Exercisers: what should you do over the Christmas break to be ready for 2020?
Updated: Dec 18, 2019
So let’s begin by saying that the answer is NOT to consume endless servings of turkey & Christmas pudding, drink copious amounts of alcohol, put the feet up and do NO exercise over the break. Now this doesn’t mean we are telling everyone to forget Christmas, but it’s important to realize the consequences of having too much time off your given sport over the break.
This blog is written for those of you who are currently in season (i.e. athletics, cricket, triathlon, tennis), in pre-season training (i.e. AFL, soccer), OR exercising for health & fitness (i.e. running, gym, Crossfit). We will touch on the importance of workload, and give you some practical tips to help get your through the festive season.
Why are we writing this blog?
Well it’s not unusual for us to see patients present to us in late January, who’ve done very little over break, then resumed playing or pre-season training and suffered an injury. Enter sports science to explain something called the acute chronic workload….
Workload is how much work is done to stress your body over a certain period of time, and this can be measured in lots of ways such as total time trained, distance ran/swam/cycled, weight lifted, balls bowled etc. Acute workload is usually the workload performed in that week. Chronic workload is usually the average amount of load performed over 4 weeks, and is also referred to as your “fitness”.
In its basic sense, you don’t want to be doing something to your body that it’s under prepared for. This is why having a high average chronic workload (fitness) will help to protect your body against the stress that weekly training puts on it.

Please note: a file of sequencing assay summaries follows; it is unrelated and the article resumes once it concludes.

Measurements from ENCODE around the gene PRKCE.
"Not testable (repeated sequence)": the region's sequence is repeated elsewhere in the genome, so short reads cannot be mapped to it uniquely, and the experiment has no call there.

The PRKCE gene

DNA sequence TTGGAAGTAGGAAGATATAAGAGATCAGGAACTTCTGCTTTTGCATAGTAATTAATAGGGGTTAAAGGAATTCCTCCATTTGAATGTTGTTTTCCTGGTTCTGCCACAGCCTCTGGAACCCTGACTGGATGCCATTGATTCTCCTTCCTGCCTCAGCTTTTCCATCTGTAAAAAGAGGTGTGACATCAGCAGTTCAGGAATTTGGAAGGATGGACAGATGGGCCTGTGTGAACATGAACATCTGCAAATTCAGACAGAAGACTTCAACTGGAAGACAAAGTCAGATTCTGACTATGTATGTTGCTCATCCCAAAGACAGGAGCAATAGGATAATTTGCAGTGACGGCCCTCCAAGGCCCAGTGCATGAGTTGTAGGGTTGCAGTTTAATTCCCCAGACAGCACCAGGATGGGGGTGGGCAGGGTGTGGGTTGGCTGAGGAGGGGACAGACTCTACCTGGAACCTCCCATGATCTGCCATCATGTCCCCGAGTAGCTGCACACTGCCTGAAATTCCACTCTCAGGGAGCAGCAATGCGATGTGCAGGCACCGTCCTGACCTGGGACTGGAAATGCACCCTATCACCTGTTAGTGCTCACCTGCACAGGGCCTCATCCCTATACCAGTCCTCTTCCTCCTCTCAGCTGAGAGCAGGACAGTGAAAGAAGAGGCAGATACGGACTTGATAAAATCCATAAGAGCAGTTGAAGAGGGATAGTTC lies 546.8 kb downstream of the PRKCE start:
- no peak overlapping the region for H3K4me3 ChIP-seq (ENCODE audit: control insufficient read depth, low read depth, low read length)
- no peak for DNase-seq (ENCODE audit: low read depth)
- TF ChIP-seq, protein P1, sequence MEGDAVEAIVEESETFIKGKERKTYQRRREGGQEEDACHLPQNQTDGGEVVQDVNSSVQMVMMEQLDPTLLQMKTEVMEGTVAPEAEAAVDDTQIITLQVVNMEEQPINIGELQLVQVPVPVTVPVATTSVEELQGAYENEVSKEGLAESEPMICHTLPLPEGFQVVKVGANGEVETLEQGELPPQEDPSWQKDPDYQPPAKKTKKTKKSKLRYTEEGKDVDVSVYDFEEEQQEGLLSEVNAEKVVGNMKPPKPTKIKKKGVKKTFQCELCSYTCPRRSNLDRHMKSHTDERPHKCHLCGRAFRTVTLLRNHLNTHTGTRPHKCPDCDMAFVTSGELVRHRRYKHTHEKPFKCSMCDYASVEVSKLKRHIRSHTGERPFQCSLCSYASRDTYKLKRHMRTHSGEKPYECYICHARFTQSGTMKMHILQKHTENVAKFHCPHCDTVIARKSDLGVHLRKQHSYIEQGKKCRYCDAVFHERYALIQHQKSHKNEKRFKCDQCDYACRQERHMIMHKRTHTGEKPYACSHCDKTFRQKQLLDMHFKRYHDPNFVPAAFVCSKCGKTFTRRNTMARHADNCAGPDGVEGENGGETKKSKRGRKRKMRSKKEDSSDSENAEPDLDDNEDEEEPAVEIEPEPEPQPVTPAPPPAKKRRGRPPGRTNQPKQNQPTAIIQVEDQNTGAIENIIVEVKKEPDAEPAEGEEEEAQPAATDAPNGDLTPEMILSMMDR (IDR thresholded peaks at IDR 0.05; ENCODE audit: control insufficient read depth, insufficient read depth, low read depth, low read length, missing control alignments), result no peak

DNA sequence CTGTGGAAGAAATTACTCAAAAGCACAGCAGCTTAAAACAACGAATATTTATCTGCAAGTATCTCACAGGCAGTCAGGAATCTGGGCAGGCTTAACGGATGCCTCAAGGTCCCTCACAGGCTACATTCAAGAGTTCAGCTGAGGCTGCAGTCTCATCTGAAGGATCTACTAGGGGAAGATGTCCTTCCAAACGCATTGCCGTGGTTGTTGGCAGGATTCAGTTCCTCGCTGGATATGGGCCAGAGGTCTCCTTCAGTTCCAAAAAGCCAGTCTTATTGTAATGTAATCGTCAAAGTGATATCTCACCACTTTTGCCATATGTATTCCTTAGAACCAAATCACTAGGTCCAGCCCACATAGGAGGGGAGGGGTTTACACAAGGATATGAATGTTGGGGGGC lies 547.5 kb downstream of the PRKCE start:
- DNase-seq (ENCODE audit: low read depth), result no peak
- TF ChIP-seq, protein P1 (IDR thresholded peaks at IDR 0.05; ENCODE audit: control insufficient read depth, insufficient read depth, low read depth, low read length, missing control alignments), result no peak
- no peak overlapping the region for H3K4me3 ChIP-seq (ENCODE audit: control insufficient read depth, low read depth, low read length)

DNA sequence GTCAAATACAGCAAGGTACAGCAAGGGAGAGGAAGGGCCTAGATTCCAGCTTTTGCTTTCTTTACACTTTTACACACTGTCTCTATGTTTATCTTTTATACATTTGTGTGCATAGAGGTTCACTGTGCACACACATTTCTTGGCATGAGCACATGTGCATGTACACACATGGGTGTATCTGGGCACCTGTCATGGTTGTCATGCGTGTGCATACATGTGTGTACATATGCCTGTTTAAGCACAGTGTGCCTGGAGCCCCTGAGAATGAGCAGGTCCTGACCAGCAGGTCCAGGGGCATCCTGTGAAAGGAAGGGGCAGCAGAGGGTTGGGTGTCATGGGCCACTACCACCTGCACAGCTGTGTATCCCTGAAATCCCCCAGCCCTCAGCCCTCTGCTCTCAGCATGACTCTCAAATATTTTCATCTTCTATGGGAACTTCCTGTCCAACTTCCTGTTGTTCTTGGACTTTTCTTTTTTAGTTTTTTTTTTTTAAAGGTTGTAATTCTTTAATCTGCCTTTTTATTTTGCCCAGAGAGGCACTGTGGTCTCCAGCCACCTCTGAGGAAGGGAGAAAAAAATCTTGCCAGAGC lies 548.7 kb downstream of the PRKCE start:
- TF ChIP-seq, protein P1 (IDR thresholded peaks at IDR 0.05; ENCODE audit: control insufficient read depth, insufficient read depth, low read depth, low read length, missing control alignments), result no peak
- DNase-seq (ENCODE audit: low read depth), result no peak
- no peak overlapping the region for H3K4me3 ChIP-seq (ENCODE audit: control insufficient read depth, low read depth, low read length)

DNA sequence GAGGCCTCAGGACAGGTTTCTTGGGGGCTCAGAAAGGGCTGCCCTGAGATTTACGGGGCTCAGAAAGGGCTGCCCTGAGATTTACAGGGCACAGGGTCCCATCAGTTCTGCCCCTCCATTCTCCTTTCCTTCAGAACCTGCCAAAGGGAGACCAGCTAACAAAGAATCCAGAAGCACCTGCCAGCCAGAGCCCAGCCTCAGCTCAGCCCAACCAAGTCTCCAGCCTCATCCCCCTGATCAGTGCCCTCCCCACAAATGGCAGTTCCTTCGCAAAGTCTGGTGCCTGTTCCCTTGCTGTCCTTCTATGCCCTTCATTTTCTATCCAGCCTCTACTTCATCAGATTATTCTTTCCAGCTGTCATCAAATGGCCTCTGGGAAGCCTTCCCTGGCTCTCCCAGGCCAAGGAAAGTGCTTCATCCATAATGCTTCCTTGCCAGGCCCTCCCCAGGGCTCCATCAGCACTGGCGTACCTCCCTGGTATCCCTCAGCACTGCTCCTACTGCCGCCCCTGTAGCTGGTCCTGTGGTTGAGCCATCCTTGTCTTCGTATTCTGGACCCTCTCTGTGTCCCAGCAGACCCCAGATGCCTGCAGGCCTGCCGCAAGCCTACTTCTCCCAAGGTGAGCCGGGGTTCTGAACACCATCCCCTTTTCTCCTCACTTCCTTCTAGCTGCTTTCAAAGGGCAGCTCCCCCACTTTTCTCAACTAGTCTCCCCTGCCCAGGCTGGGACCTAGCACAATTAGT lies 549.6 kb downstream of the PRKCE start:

So what would happen to this acute:chronic workload if we decided to do nothing over the 1-2 weeks of the festive season? Having 1-2 weeks of NO training lowers your chronic workload, and your fitness declines. Then when you resume training, a common error is to simply start where you left off, but with 2 weeks of no training, this load is now higher than what your body can handle, and an injury may result.
A handy table prepared by the Australian Institute of Sport can also help to see how long it takes to safely build up to full training after time off. For example, if you were to take 2 weeks off and do absolutely NO training (0%), it would take you a whopping 4.6 weeks to safely regain your pre-Christmas fitness levels!! A much better option would be to do 40 or 60% of your normal training load for the 2 weeks, then it would only take 2.5 or 1.4 weeks to get back to fitness.
So now for some practical tips on what to do over this time:
Field based athletes (cricket, AFL, soccer): Whilst there is generally no organized team training during this time, try and get out for a run at least 2-3 times per week. Include some high speed sprints as part of this e.g Warm up run of 2km, then 8 x 30m sprints flat out, with jog recovery, lastly followed by a 2km cool down.
Cricket fast bowlers: ideally get a couple of bowling sessions in the nets (5-6 overs) to keep your weekly bowling load up, but if unable then simply perform shadow bowling (imitating your run up and bowling action without a ball).
Triathletes: hopefully your coach has already programmed this, but try and have an easier recovery week where you might reduce your training by 40%
Runners: you can reduce your weekly mileage by 30-40% but keep the intensity at the same level (i.e. don’t slow down your runs)